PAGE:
Hi everyone, Larry the Leopard here again. Today was all about me and rightly so. I was up at the crack of dawn as I thought I heard a lion, but it was only Mr Stanley snoring. He really annoyed me all day. He insists on having a shower where he pours a bottle of cold water all over himself and then makes a sound like a dying hippo. Then he shaves the bum fluff on his face; he’s trying to grow a beard, but he’s got another thing coming if he wants to grow a proper beard like Mr Burford.
After waiting an age for Mr Stanley and his friends to finish breakfast, we finally set off for Kafuro. I was so excited about returning to my spiritual homeland. Mr Stanley and Steve kept making us stop to take photos, but even I have to admit that they were worthwhile. They discovered that the people in the rural communities have a unique way of keeping elephants away from their crops; they build bee hives on the fences. The elephants don’t like the bees because they fly up their trunks and sting them so they decide to stay away. The villagers also have some money from the honey that they sell so they are very happy. Mr Stanley and Steve were also talking about the fact that there were now tractors in the fields and that the level of cultivation had grown. There were cotton crops growing in the fields that we saw.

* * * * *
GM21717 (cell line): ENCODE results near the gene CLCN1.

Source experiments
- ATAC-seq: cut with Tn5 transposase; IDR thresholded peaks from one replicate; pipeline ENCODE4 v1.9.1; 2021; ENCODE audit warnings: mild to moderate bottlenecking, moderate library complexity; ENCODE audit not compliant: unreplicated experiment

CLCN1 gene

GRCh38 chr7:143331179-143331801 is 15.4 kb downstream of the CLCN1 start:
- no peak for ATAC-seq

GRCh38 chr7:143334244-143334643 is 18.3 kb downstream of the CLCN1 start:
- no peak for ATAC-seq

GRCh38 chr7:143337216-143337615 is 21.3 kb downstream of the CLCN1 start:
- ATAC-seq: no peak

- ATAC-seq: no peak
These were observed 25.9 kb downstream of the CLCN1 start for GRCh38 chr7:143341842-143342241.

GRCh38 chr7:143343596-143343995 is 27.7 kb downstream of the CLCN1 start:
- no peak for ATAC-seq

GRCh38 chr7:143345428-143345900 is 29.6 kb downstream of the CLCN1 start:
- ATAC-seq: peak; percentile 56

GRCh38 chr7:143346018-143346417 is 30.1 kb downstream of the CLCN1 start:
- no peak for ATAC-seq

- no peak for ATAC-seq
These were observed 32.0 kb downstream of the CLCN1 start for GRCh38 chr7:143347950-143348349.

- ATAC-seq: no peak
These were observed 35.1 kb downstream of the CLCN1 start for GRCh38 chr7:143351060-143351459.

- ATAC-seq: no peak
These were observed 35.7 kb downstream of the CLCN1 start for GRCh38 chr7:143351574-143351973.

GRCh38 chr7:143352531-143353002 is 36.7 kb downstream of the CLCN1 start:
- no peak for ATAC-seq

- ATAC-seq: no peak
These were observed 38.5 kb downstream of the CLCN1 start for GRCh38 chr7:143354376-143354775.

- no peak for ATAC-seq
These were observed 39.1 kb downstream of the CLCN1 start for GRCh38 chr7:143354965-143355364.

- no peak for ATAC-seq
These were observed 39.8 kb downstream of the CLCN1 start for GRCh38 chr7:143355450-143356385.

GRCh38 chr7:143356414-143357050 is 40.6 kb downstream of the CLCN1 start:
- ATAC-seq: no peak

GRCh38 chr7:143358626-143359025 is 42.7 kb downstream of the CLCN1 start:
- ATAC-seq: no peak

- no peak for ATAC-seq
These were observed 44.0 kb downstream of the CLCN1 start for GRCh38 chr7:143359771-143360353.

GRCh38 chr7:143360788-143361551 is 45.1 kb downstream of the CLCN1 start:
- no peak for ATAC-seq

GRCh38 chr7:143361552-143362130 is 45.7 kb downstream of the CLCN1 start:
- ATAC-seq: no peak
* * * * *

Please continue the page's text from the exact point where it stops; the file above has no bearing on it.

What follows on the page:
When we reached the village of Kafuro the villagers came out on to the streets to wave at me. I responded with a wag of my tail. Then we arrived at the school. Yowasi was delighted to see me and gave me a big hug. This reminded me of those long winter nights when he was in freezing England and I gave him comfort. The children all came running out of their classrooms dying to see me. Fortunately, Mr Stanley held me high so I could wave to my adoring public.
I was introduced to the new headteacher, Winfred and she told Yowasi to give me a tour of the school. A lot has changed in a year. Winfred has paid out of her own money for the school to build a new kitchen replacing the old hut they used to have. Yowasi is also organising his children to grow crops of sweet potatoes. Unfortunately there hasn’t been as much rain as he would’ve liked so the potatoes haven’t grown as big as expected. Yowasi also showed everyone the trees that the teachers planted last year. The trees that Rebecca and Tara had planted had grown enormously and were both about eight feet tall. However the tree that Mr Stanley had planted was pathetic; it was only about 30cm tall. Mr Stanley tried to make excuses saying that his tree was building a broad base, but I just laughed at him. Talking about laughing, Stu’s tree was even more abysmal. Some goats had broken into the school site and eaten some of it so it looked like a big twig.